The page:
An amendment by Whig Sen. George Edmund Badger of North Carolina to exclude New Mexico and California lost 35–15, with three Southern Whigs voting with the Democrats. Daniel Webster was bitter that four New England senators made deciding votes for acquiring the new territories.

A motion to insert into the treaty the Wilmot Proviso failed 15–38 on sectional lines.

The treaty was subsequently ratified by the U.S. Senate by a vote of 38 to 14 on 10 March 1848 and by Mexico through a legislative vote of 51 to 34 and a Senate vote of 33 to 4, on 19 May 1848. News that New Mexico’s legislative assembly had just passed an act for organization of a U.S. territorial government helped ease Mexican concern about abandoning the people of New Mexico. The treaty was formally proclaimed on 4 July 1848.

21 February 1848

Karl Marx and Friedrich Engels publish The Communist Manifesto.

On February 21, 1848, The Communist Manifesto, written by Karl Marx with the assistance of Friedrich Engels, is published in London by a group of German-born revolutionary socialists known as the Communist League. The political pamphlet–arguably the most influential in history–proclaimed that “the history of all hitherto existing society is the history of class struggles” and that the inevitable victory of the proletariat, or working class, would put an end to class society forever. Originally published in German as Manifest der Kommunistischen Partei, the work had little immediate impact. Its ideas, however, reverberated with increasing force into the 20th century, and by 1950 nearly half the world’s population lived under Marxist governments.

Karl Marx was born in Trier, Prussia, in 1818–the son of a Jewish lawyer who converted to Lutheranism. He studied law and philosophy at the universities of Berlin and Jena and initially was a follower of G.W.F. Hegel, the 19th-century German philosopher who sought a dialectical and all-embracing system of philosophy. In 1842, Marx became editor of the Rheinische Zeitung, a liberal democratic newspaper in Cologne. The newspaper grew considerably under his guidance, but in 1843 the Prussian authorities shut it down for being too outspoken. That year, Marx moved to Paris to co-edit a new political review.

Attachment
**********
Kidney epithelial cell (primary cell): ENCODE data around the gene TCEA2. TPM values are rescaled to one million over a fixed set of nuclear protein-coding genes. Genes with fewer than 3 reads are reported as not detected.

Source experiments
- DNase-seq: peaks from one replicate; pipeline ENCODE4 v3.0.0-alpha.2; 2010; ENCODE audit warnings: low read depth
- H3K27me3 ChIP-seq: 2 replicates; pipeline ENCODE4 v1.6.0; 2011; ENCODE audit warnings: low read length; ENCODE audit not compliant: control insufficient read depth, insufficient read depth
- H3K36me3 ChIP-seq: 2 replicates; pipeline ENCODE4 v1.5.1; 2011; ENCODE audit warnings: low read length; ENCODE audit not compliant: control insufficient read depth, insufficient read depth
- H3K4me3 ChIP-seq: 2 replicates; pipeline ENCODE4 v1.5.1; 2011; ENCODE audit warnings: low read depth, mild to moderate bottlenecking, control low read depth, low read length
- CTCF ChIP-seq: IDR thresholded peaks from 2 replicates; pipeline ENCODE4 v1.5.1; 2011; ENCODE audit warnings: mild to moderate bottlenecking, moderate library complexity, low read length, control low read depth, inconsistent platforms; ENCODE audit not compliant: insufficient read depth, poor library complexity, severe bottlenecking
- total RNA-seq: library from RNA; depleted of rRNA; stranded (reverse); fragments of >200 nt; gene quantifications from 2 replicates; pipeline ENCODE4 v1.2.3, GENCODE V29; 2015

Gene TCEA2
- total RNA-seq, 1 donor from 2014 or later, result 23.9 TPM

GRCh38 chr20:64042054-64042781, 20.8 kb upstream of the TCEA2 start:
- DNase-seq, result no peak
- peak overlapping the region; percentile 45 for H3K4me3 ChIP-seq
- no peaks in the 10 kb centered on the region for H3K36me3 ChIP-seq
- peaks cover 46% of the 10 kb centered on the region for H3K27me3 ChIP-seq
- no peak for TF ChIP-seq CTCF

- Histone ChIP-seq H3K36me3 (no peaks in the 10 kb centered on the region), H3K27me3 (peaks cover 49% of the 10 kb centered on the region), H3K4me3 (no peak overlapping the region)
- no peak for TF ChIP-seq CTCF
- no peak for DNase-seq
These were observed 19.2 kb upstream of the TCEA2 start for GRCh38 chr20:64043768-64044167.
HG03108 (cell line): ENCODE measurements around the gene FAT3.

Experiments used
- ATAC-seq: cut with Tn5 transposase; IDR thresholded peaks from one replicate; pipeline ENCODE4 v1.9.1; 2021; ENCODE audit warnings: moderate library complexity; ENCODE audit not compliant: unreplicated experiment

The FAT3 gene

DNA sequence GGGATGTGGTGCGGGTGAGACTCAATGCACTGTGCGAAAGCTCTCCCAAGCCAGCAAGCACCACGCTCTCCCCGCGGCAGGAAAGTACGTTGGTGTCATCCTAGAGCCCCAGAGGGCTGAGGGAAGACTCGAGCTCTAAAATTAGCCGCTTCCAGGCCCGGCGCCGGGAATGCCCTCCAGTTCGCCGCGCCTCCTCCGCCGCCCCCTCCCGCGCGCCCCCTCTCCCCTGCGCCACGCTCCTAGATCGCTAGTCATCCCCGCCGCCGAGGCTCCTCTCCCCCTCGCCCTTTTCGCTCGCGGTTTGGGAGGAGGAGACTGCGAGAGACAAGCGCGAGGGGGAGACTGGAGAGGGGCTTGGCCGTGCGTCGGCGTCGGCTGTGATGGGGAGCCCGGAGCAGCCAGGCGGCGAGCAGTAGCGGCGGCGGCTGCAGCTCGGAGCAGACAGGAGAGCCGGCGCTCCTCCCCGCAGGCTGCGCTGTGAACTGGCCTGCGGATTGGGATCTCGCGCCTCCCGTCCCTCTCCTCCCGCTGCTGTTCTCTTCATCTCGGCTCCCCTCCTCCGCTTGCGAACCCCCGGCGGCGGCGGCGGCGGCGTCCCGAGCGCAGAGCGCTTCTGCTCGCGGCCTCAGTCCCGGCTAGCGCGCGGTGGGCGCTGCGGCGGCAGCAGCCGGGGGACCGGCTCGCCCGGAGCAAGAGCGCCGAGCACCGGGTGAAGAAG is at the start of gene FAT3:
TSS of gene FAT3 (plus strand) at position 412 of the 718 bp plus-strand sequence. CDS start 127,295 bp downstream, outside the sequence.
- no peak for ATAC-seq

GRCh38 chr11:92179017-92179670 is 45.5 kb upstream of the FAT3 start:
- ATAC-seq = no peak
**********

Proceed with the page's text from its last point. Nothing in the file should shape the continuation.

Paris was at the time a center for socialist thought, and Marx adopted the more extreme form of socialism known as communism, which called for a revolution by the working class that would tear down the capitalist world. In Paris, Marx befriended Friedrich Engels, a fellow Prussian who shared his views and was to become a lifelong collaborator. In 1845, Marx was expelled from France and settled in Brussels, where he renounced his Prussian nationality and was joined by Engels.

During the next two years, Marx and Engels developed their philosophy of communism and became the intellectual leaders of the working-class movement. In 1847, the League of the Just, a secret society made up of revolutionary German workers living in London, asked Marx to join their organization. Marx obliged and with Engels renamed the group the Communist League and planned to unite it with other German worker committees across Europe. The pair were commissioned to draw up a manifesto summarizing the doctrines of the League.